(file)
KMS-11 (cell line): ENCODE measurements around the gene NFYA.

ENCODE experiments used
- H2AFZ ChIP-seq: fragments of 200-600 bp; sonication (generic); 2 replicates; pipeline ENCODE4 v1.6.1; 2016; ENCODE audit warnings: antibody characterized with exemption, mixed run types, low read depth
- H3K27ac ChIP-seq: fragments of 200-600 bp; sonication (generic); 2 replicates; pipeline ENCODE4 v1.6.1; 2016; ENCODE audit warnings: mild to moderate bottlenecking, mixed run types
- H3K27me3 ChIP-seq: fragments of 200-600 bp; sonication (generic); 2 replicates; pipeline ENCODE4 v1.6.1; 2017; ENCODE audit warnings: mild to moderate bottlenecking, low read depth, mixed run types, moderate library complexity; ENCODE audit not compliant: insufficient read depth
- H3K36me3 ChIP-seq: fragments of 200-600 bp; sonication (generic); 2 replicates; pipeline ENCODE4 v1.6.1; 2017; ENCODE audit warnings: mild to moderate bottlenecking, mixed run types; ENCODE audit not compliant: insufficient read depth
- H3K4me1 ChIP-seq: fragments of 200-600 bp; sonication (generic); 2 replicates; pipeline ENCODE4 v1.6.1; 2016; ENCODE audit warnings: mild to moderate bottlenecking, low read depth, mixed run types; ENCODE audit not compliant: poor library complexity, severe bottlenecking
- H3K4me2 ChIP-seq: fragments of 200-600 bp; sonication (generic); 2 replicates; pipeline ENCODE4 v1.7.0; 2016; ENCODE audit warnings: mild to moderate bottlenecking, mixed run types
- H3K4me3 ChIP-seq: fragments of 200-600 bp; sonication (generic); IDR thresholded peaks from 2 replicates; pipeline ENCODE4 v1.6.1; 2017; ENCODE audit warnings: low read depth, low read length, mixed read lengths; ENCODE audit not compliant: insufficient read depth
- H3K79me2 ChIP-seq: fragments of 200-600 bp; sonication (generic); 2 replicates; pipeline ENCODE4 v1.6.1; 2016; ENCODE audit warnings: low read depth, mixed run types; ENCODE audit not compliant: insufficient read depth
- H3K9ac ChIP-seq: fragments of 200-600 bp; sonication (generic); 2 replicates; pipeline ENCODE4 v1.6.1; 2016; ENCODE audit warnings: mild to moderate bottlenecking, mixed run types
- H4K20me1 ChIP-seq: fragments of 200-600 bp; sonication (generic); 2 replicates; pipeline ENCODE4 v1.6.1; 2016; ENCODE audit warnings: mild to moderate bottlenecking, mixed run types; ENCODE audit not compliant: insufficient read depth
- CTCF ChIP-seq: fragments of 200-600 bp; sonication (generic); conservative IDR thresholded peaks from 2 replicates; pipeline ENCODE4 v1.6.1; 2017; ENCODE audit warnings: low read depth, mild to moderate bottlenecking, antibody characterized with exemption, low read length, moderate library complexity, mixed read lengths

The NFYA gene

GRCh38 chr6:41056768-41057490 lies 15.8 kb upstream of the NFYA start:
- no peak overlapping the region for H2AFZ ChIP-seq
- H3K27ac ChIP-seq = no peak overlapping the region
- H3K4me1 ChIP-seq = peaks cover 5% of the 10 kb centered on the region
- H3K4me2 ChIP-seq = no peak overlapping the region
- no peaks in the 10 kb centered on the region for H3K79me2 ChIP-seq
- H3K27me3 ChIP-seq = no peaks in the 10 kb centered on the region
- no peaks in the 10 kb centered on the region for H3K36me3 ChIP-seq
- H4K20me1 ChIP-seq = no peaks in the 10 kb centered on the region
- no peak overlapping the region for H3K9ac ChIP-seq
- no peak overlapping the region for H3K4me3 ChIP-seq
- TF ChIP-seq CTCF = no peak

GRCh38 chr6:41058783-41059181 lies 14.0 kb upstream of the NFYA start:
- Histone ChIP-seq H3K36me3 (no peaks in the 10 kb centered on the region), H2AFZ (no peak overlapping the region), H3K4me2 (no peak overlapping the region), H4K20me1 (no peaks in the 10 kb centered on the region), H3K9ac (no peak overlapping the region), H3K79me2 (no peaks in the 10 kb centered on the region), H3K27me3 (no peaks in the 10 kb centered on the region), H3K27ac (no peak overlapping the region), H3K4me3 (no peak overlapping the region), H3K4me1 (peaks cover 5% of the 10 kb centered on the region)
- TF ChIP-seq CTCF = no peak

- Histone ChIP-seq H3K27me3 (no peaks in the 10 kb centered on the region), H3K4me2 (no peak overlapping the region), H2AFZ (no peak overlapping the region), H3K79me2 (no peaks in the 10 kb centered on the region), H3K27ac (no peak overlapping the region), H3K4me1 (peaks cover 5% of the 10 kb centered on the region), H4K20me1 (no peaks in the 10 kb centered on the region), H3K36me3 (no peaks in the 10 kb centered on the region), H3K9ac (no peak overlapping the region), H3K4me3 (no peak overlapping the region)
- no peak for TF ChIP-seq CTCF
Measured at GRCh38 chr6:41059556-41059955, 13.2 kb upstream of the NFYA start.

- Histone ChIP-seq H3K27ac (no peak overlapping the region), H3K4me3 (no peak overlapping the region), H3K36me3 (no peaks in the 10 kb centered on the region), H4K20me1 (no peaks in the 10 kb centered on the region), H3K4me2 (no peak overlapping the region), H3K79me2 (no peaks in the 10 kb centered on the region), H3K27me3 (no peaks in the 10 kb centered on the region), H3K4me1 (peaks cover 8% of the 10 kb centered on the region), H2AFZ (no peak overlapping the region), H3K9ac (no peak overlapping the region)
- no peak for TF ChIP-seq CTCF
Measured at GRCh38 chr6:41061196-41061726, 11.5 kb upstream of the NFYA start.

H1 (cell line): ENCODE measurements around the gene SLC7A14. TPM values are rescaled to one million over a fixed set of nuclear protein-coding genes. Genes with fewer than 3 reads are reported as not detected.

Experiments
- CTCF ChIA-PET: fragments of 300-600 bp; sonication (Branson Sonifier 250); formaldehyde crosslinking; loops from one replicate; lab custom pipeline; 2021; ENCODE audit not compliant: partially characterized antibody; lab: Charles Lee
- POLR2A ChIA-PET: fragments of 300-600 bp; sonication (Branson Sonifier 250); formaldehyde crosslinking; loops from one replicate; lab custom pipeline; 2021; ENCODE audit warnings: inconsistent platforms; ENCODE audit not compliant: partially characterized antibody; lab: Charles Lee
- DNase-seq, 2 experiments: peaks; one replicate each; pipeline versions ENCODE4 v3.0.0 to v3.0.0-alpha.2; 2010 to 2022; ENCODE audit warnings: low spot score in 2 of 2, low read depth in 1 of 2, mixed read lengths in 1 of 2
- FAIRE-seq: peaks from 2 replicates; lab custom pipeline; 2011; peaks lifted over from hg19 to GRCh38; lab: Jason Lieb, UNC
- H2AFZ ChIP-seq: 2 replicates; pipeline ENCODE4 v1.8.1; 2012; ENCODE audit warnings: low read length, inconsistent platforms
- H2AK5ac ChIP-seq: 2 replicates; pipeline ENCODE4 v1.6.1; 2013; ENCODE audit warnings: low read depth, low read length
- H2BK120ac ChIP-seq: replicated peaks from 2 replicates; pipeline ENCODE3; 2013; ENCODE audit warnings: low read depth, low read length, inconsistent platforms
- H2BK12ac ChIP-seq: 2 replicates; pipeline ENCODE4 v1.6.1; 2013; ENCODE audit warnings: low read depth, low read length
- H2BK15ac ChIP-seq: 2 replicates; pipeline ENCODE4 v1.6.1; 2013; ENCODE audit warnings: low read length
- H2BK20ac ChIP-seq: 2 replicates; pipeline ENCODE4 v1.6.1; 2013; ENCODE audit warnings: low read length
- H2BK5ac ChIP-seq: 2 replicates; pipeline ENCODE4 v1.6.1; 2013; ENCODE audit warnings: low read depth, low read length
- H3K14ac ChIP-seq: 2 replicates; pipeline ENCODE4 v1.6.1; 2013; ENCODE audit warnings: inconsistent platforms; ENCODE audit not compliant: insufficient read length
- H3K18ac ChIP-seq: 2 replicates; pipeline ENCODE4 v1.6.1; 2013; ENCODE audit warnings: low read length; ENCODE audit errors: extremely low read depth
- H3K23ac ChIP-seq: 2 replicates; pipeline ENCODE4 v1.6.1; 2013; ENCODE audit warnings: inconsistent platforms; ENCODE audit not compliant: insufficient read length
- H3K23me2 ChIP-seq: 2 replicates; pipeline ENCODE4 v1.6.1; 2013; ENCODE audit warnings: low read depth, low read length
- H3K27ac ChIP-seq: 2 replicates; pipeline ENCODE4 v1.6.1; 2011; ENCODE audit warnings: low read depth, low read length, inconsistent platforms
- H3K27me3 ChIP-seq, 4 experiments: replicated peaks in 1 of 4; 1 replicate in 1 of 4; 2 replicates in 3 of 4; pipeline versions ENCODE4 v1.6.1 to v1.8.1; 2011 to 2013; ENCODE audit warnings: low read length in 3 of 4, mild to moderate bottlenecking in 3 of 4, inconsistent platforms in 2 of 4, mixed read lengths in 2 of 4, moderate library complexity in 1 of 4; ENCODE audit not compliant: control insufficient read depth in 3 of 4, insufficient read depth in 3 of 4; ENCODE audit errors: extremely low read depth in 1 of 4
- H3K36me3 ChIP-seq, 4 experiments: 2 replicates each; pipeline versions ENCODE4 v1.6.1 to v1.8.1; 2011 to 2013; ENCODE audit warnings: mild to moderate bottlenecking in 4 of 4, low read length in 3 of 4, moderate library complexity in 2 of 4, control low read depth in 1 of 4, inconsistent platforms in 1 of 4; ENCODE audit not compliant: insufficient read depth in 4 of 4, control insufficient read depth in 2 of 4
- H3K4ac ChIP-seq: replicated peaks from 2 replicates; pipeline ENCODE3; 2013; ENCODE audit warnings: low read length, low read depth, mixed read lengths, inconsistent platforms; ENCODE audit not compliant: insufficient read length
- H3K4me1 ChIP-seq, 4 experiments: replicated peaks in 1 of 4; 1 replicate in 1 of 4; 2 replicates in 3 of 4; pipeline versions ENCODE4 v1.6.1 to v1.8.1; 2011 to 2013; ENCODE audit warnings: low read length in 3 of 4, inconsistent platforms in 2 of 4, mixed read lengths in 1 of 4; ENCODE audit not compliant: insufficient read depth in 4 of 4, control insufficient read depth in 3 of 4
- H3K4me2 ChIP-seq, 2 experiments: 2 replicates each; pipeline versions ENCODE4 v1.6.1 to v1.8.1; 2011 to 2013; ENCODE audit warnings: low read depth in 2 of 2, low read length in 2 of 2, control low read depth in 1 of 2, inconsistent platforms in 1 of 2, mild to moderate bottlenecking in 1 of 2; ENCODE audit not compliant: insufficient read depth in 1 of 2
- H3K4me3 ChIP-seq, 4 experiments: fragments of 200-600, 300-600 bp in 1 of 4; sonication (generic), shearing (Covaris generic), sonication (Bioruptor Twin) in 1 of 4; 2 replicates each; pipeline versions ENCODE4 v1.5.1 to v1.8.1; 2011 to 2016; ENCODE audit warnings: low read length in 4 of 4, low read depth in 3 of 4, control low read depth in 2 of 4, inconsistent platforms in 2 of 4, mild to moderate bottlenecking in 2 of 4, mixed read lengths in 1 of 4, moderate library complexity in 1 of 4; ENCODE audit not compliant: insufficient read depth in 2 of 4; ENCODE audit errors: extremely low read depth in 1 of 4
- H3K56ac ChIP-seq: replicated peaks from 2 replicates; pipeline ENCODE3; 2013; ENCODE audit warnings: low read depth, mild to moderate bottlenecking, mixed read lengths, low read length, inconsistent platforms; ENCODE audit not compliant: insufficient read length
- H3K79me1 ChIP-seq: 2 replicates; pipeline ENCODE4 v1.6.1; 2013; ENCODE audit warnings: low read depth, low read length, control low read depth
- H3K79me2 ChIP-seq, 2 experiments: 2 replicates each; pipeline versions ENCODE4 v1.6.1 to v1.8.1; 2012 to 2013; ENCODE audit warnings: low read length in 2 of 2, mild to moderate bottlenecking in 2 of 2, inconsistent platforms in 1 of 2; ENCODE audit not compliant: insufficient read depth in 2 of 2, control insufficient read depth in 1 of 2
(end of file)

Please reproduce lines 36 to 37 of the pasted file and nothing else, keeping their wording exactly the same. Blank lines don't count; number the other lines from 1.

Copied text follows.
H1 (cell line): ENCODE measurements around the gene SLC7A14. TPM values are rescaled to one million over a fixed set of nuclear protein-coding genes. Genes with fewer than 3 reads are reported as not detected.

Experiments